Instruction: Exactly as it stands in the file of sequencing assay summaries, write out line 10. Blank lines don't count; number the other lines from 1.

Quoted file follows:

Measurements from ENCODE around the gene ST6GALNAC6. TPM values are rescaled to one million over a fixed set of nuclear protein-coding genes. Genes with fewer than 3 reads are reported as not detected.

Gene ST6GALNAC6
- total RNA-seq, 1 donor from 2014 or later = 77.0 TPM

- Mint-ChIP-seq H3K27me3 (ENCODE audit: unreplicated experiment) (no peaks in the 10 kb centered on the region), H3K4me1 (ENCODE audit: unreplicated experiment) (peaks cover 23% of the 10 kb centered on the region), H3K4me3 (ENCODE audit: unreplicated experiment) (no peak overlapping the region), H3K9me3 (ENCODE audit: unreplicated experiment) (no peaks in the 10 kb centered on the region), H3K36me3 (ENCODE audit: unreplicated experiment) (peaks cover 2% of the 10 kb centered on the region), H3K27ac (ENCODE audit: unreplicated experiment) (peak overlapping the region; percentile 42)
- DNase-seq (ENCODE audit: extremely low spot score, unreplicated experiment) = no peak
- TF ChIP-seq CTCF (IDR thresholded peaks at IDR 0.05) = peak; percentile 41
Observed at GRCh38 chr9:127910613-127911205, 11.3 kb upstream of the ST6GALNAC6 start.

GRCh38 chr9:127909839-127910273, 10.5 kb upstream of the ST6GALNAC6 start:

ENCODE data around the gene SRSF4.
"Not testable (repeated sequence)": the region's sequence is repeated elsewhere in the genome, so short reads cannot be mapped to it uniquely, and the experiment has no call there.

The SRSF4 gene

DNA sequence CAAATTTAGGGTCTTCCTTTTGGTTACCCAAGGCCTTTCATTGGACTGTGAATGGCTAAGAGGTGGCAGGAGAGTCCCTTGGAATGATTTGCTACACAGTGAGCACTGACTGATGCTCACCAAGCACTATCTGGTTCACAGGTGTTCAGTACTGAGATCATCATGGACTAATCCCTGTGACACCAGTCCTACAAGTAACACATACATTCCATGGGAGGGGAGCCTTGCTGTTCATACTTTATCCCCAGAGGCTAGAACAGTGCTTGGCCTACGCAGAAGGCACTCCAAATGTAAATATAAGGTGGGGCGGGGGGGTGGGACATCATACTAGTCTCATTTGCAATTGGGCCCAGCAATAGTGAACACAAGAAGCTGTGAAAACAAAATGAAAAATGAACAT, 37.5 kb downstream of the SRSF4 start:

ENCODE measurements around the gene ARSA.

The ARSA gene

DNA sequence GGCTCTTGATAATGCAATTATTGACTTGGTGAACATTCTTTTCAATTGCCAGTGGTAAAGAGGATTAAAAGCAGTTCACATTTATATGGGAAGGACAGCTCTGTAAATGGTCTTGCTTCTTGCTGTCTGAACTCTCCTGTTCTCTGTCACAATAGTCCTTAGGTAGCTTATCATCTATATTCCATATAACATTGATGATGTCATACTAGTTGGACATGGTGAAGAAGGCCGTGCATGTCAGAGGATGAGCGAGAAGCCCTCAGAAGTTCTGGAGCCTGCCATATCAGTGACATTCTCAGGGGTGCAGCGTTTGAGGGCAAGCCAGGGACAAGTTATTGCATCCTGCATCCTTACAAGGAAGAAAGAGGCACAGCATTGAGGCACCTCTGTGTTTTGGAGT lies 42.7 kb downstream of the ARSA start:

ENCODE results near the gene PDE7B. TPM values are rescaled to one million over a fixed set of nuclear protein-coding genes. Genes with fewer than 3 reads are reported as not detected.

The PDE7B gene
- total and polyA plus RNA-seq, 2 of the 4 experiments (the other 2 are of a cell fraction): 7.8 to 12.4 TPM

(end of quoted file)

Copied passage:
"Not testable (repeated sequence)": the region's sequence is repeated elsewhere in the genome, so short reads cannot be mapped to it uniquely, and the experiment has no call there.